How can we make the university experience more inclusive for neurodivergent students?

With an estimated one-fifth of the global population thought to be neurodivergent, more students than ever will need help to thrive at university. Gail Steptoe-Warren discusses how to make higher education more neurodivergent-friendly

Gail Steptoe-Warren's avatar
3 Apr 2024
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Higher education institutions ought to be an ideal context for neurodivergent flourishing. Post-secondary school learning should, in theory, increase independence, autonomy and flexibility for learners, especially in terms of routine. They’re able to follow their passions, choose their own learning patterns and establish new peer groups with shared interests, all in a safe space. However, we know there are also many barriers that can prevent neurodivergent students thriving at university.

Neurodivergent individuals can experience high levels of anxiety when it comes to sharing their differences, especially within systems that tend to highlight their deficits and place responsibility on the student to obtain support. This is a big barrier, especially when educators use more traditional approaches to assessment, such as examinations and essays, rather than authentic assessments.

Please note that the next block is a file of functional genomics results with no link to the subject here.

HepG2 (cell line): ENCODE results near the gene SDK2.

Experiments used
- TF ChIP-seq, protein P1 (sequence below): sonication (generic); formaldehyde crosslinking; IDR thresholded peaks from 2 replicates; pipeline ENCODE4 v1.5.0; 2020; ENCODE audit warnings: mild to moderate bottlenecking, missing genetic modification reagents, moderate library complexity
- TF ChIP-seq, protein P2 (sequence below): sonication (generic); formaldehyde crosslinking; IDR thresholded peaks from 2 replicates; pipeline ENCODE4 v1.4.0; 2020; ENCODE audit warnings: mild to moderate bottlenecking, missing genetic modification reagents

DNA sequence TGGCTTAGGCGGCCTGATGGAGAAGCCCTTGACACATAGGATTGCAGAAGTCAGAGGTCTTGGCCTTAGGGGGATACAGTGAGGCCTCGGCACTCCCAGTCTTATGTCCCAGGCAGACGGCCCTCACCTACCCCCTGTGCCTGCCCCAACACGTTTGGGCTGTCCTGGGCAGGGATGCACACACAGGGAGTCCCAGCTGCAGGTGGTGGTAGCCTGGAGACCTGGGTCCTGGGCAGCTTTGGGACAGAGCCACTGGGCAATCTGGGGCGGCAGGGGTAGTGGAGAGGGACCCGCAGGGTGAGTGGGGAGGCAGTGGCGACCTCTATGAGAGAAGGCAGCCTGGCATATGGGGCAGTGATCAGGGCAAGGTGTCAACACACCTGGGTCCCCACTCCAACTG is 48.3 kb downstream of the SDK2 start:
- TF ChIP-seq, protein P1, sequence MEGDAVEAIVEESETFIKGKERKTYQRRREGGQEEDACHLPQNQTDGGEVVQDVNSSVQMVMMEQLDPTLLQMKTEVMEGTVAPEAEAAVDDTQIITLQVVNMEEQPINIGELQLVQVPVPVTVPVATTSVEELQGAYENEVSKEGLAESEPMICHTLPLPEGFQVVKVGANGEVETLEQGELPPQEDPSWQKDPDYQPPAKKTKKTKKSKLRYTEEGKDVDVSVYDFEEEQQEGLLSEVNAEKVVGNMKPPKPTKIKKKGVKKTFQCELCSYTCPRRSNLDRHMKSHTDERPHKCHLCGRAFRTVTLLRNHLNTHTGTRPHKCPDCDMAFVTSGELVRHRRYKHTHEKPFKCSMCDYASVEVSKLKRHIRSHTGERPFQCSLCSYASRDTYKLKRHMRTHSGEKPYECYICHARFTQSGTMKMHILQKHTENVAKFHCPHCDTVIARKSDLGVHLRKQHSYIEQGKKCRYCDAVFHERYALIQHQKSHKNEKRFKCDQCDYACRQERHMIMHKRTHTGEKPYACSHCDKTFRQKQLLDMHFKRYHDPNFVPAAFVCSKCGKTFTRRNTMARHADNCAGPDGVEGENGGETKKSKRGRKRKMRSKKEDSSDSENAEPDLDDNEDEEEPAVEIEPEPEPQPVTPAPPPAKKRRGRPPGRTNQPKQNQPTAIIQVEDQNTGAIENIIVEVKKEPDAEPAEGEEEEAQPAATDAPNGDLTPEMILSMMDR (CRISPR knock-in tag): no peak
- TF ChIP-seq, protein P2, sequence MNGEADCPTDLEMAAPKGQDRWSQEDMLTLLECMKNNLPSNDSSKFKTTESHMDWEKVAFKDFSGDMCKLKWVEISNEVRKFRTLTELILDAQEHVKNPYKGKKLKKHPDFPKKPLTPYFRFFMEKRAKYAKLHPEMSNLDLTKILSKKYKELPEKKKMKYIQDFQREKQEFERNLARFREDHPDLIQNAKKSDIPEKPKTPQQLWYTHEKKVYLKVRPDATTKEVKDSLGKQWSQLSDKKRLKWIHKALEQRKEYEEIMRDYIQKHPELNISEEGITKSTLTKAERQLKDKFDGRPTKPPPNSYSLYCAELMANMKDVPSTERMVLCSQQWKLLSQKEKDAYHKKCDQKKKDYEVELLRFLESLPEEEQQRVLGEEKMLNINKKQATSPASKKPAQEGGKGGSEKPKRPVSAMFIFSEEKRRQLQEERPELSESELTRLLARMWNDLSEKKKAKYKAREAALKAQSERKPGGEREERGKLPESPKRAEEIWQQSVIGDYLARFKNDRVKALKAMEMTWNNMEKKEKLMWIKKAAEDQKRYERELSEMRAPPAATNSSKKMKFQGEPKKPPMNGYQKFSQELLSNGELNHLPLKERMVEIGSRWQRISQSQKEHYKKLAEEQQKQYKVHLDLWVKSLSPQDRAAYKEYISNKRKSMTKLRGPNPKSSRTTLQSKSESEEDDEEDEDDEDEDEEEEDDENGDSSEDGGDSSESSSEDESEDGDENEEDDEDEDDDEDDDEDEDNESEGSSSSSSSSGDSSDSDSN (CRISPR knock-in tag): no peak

Pedagogical practices that are not designed for cognitive diversity can prevent students developing a sense of competence and belonging. Some neurodivergent students may require more support to navigate the move from home to university, or more guidance with extracurricular aspects of campus life and the transition from post-secondary education to the workplace. However, such support is not universally available – or left to the student to find it. 

These barriers can prove overwhelming and impact well-being and graduate outcomes. Studies have found that fewer than 40 per cent of university students with autism complete their courses and they are 10 times more likely to drop out of higher education. 

Create an inclusive learning environment

Unfortunately, neurodivergent students are often excluded because of the nature of the standard curriculum. Lengthy lectures and dense online content can make it difficult to engage, as opposed to encouraging discussions or tasks that will give students a break from staring at the screen. 

Reviewing assessments is key too, and universities can offer personalised assessments based on the students interest in a particular topic area. This will allow students to be actively involved in the assessment process. Help them to learn more about assessment tasks and understand the importance of these for their own learning – asking students to write their own assessment questions can be a gamechanger.

Ambiguity can be particularly problematic here. To tackle this, assessments can be designed to require students to apply their knowledge to contemporary real-world scenarios or problems. There should also be clarity in terms of assignment details, deadlines and expectations.